While the Madagascar Dragon Tree is not poisonous to humans, it is toxic to dogs and cats and should therefore not be introduced to a household with pets. Should your pet be exposed to or ingest any species of the Dracaena genus, common symptoms include vomiting, lack of appetite, excessive production of saliva, and dilated pupils. Other possible things to look out for are drooling, diarrhea, abdominal pain, weakness, and poor coordination.
Madagascar Dragon Tree Care FAQ (Frequently Asked Questions)
Why Is My Madagascar Dragon Tree Losing Its Leaves?
A sudden loss of leaves is typically not a good sign and it is very important that you identify the cause quickly in order to save your plant. A Madagascar Dragon Tree may lose its leaves for a number of reasons including temperature changes, cool drafts, inconsistent watering, improper drainage, and pests.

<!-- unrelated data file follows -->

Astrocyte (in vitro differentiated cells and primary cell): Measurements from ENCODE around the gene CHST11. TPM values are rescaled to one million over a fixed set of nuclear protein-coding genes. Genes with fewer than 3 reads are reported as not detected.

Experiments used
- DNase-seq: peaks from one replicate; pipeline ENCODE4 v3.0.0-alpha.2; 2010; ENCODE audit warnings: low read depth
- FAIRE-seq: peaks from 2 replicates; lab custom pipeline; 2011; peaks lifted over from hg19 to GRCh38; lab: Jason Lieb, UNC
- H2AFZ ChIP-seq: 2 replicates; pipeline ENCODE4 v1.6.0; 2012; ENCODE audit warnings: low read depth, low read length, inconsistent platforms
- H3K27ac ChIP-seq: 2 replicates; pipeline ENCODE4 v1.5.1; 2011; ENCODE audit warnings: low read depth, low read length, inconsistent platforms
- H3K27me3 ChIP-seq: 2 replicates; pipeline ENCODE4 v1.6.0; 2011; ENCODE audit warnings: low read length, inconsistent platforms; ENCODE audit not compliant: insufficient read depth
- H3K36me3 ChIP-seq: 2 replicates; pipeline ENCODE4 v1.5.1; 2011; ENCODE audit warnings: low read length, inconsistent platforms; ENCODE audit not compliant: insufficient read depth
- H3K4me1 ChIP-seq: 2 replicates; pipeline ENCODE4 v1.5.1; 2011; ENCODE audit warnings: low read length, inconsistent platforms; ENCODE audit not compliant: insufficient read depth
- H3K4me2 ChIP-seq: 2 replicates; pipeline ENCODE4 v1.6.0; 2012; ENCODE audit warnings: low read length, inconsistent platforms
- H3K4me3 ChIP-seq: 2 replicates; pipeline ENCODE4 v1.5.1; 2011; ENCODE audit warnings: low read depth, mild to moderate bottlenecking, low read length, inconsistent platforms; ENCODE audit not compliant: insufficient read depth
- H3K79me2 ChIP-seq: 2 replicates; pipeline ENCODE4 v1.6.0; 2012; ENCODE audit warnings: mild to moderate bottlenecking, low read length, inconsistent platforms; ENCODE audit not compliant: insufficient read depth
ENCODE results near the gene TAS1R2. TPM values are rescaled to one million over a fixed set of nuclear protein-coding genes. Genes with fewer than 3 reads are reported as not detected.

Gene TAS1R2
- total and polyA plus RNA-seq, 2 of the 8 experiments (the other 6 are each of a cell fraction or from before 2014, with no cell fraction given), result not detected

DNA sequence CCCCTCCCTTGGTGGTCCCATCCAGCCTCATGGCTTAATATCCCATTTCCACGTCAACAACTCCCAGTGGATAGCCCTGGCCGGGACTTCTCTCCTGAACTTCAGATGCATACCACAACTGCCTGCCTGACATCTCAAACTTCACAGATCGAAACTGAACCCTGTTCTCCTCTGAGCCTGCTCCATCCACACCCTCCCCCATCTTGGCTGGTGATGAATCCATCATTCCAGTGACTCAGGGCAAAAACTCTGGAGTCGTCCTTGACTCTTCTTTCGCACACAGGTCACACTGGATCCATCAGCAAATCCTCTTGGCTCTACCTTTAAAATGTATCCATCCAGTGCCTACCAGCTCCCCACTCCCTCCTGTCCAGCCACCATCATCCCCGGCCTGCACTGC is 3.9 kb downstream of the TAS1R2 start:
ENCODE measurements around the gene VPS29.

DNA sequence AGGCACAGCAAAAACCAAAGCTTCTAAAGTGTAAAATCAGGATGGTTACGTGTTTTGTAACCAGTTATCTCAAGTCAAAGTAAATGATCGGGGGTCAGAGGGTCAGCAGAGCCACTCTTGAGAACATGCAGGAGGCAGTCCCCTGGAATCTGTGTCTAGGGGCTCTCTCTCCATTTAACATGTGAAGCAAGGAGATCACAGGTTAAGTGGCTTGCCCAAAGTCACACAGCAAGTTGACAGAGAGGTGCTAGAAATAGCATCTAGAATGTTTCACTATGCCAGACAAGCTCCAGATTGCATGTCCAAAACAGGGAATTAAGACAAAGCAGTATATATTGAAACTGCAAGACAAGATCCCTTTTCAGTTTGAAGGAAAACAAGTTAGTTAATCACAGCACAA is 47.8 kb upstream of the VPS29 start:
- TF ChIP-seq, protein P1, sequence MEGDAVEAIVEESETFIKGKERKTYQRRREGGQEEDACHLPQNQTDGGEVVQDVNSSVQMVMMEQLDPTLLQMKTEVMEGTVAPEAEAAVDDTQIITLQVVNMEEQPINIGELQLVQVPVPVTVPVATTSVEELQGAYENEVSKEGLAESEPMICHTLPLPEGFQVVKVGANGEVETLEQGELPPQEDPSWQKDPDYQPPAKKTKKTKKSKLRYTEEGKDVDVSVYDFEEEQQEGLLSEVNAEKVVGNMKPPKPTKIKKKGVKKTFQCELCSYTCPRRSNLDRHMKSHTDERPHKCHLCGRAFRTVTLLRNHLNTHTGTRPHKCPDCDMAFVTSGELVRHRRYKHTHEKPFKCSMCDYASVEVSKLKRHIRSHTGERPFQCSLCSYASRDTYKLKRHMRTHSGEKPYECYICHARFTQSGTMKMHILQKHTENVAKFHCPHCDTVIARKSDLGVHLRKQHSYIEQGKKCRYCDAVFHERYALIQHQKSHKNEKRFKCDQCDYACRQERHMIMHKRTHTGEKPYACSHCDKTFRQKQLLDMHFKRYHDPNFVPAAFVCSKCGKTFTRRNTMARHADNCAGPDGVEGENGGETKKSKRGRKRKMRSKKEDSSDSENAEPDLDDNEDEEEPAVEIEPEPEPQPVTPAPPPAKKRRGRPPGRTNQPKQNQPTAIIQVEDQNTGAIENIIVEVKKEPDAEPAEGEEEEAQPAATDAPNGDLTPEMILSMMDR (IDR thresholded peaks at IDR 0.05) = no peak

Once you identify the cause, be sure to make the appropriate changes immediately to give your plant the greatest chance of survival. If your Madagascar Dragon Tree is only losing its lower leaves, this is actually quite common and is not a cause for concern since these plants tend to shed their lower leaves as they age.
What Should I Do If The Leaves Of My Madagascar Dragon Tree Are Brown Or Yellow?
Browning or yellowing of the leaves is almost always a sign that your Madagascar Dragon Tree is receiving too much or too little water, respectively. First, check to see if the soil is wet or dry and act accordingly. Yellow leaves can also indicate root rot.
If you believe that the soil is perfectly fine, check for pests – the most common are spider mites, mealybugs, and scales. If you brought your plant home relatively recently or moved it from one location in your home to another, discolored leaves may be a result of the change in environment. Wait to see if your plant bounces back, it could be in a bit of shock due to the new location and may just need some time to adjust.
I hope you enjoyed this article about Madagascar Dragon Tree Care. It really is a fantastic choice of houseplant, that will be a great addition to any home. Feel free to check out my other houseplant articles here.